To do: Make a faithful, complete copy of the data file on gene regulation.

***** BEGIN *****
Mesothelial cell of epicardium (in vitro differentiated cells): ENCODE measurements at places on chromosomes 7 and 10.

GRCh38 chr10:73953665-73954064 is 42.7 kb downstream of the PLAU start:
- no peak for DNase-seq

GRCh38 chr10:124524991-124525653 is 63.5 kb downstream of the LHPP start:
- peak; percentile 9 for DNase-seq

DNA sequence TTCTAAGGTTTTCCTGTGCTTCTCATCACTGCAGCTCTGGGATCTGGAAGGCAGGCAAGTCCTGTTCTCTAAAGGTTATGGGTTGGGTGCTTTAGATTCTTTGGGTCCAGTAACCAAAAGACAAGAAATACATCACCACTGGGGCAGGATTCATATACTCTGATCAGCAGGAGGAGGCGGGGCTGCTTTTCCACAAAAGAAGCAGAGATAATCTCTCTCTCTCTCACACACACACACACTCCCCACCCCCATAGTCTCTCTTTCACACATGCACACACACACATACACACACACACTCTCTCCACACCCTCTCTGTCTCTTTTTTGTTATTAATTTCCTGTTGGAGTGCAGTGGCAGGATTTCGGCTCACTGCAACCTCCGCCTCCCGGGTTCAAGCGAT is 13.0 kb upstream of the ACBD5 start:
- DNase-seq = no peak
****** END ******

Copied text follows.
Mesothelial cell of epicardium (in vitro differentiated cells): ENCODE measurements at places on chromosomes 7 and 10.

GRCh38 chr10:73953665-73954064 is 42.7 kb downstream of the PLAU start:
- no peak for DNase-seq

GRCh38 chr10:124524991-124525653 is 63.5 kb downstream of the LHPP start:
- peak; percentile 9 for DNase-seq

DNA sequence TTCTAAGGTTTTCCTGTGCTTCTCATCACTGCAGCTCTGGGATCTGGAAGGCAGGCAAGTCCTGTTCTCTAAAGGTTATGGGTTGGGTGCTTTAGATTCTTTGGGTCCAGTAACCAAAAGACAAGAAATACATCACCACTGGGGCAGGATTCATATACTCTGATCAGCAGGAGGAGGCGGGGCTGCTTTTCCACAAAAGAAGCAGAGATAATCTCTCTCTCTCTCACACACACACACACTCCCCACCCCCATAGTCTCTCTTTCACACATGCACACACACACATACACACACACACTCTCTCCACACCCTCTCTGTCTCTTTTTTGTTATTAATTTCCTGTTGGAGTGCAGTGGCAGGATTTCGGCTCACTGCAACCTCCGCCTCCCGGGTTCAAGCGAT is 13.0 kb upstream of the ACBD5 start:
- DNase-seq = no peak